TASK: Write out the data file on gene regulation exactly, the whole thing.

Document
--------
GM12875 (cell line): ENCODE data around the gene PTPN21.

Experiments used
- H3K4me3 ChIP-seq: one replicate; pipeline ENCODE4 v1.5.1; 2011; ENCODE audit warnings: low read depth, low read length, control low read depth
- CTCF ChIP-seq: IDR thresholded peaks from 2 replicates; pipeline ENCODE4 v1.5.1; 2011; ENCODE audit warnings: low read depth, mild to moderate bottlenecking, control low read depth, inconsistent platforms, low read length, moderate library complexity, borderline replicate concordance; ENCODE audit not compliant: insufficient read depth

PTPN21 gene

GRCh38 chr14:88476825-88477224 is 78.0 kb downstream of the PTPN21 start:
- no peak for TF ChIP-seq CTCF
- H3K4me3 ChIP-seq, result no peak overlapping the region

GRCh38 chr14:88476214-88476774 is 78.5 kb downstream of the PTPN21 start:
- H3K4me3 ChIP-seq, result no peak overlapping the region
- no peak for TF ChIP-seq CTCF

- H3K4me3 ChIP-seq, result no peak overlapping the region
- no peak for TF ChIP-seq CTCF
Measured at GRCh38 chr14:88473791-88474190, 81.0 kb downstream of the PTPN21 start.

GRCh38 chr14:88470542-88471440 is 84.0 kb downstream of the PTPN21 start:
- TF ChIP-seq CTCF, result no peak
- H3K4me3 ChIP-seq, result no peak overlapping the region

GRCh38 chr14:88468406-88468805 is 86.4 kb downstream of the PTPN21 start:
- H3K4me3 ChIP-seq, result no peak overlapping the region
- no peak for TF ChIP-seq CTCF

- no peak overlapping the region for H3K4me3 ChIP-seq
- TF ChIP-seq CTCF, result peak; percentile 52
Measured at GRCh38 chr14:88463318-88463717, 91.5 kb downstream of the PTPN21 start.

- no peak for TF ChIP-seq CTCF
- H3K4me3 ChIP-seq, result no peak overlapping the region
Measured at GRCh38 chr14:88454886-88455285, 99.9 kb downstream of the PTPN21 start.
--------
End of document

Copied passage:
GM12875 (cell line): ENCODE data around the gene PTPN21.

Experiments used
- H3K4me3 ChIP-seq: one replicate; pipeline ENCODE4 v1.5.1; 2011; ENCODE audit warnings: low read depth, low read length, control low read depth
- CTCF ChIP-seq: IDR thresholded peaks from 2 replicates; pipeline ENCODE4 v1.5.1; 2011; ENCODE audit warnings: low read depth, mild to moderate bottlenecking, control low read depth, inconsistent platforms, low read length, moderate library complexity, borderline replicate concordance; ENCODE audit not compliant: insufficient read depth

PTPN21 gene

GRCh38 chr14:88476825-88477224 is 78.0 kb downstream of the PTPN21 start:
- no peak for TF ChIP-seq CTCF
- H3K4me3 ChIP-seq, result no peak overlapping the region

GRCh38 chr14:88476214-88476774 is 78.5 kb downstream of the PTPN21 start:
- H3K4me3 ChIP-seq, result no peak overlapping the region
- no peak for TF ChIP-seq CTCF

- H3K4me3 ChIP-seq, result no peak overlapping the region
- no peak for TF ChIP-seq CTCF
Measured at GRCh38 chr14:88473791-88474190, 81.0 kb downstream of the PTPN21 start.

GRCh38 chr14:88470542-88471440 is 84.0 kb downstream of the PTPN21 start:
- TF ChIP-seq CTCF, result no peak
- H3K4me3 ChIP-seq, result no peak overlapping the region

GRCh38 chr14:88468406-88468805 is 86.4 kb downstream of the PTPN21 start:
- H3K4me3 ChIP-seq, result no peak overlapping the region
- no peak for TF ChIP-seq CTCF

- no peak overlapping the region for H3K4me3 ChIP-seq
- TF ChIP-seq CTCF, result peak; percentile 52
Measured at GRCh38 chr14:88463318-88463717, 91.5 kb downstream of the PTPN21 start.

- no peak for TF ChIP-seq CTCF
- H3K4me3 ChIP-seq, result no peak overlapping the region
Measured at GRCh38 chr14:88454886-88455285, 99.9 kb downstream of the PTPN21 start.